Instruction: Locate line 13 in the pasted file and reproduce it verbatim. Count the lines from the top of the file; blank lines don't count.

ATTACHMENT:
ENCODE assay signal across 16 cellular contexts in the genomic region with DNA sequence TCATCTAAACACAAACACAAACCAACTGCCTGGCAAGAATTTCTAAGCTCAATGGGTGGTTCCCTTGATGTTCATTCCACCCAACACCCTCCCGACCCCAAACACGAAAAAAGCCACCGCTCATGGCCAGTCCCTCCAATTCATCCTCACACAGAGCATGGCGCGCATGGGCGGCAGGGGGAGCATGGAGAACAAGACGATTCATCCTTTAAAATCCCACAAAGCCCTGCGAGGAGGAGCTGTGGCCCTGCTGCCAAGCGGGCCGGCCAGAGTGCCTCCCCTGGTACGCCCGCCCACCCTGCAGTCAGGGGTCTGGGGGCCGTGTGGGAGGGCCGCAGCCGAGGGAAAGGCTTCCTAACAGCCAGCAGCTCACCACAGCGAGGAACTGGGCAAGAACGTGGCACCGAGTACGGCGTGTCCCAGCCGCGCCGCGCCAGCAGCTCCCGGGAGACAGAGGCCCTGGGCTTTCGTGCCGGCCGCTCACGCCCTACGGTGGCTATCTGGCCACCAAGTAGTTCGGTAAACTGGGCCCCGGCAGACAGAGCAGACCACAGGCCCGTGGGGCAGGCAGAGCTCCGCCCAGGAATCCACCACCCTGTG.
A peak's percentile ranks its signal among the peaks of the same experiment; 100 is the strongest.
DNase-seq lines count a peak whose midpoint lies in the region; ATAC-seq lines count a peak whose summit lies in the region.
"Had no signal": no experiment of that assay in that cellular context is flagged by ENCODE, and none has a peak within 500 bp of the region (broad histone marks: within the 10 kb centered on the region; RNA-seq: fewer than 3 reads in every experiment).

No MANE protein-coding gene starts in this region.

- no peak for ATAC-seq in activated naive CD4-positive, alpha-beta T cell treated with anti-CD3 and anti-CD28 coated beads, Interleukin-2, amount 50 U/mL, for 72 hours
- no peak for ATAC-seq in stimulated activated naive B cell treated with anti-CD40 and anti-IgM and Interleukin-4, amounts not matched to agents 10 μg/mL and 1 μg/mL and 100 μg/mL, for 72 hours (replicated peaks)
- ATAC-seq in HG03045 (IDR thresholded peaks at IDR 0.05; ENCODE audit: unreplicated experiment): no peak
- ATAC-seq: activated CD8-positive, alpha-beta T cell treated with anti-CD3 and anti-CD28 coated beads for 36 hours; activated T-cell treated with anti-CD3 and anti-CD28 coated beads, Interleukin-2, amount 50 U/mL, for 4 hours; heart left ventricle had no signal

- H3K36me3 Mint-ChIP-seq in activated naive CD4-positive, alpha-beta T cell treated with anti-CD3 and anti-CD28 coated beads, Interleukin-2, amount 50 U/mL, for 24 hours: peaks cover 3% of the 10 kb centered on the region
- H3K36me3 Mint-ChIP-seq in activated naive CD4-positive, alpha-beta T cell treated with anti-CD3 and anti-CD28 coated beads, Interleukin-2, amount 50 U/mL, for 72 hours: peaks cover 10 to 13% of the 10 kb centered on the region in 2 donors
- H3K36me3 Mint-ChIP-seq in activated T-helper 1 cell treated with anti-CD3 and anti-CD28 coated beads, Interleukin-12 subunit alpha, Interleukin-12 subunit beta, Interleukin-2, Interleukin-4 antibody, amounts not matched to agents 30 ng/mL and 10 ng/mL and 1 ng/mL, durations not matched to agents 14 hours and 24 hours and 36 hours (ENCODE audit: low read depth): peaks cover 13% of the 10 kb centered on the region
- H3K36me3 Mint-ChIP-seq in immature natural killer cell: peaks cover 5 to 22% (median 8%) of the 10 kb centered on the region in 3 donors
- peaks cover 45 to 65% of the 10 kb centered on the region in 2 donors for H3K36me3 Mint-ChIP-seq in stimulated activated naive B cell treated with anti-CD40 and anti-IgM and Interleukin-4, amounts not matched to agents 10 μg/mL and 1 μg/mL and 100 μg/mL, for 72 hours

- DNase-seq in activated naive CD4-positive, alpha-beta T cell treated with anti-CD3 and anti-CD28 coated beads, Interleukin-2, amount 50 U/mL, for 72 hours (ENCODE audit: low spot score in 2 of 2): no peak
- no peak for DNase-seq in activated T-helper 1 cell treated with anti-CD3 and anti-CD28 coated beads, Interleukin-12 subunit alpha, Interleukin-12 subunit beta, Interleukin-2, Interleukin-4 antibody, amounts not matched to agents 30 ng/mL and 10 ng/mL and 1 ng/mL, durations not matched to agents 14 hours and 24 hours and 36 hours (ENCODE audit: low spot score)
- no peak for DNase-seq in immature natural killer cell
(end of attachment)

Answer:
- H3K36me3 Mint-ChIP-seq in immature natural killer cell: peaks cover 5 to 22% (median 8%) of the 10 kb centered on the region in 3 donors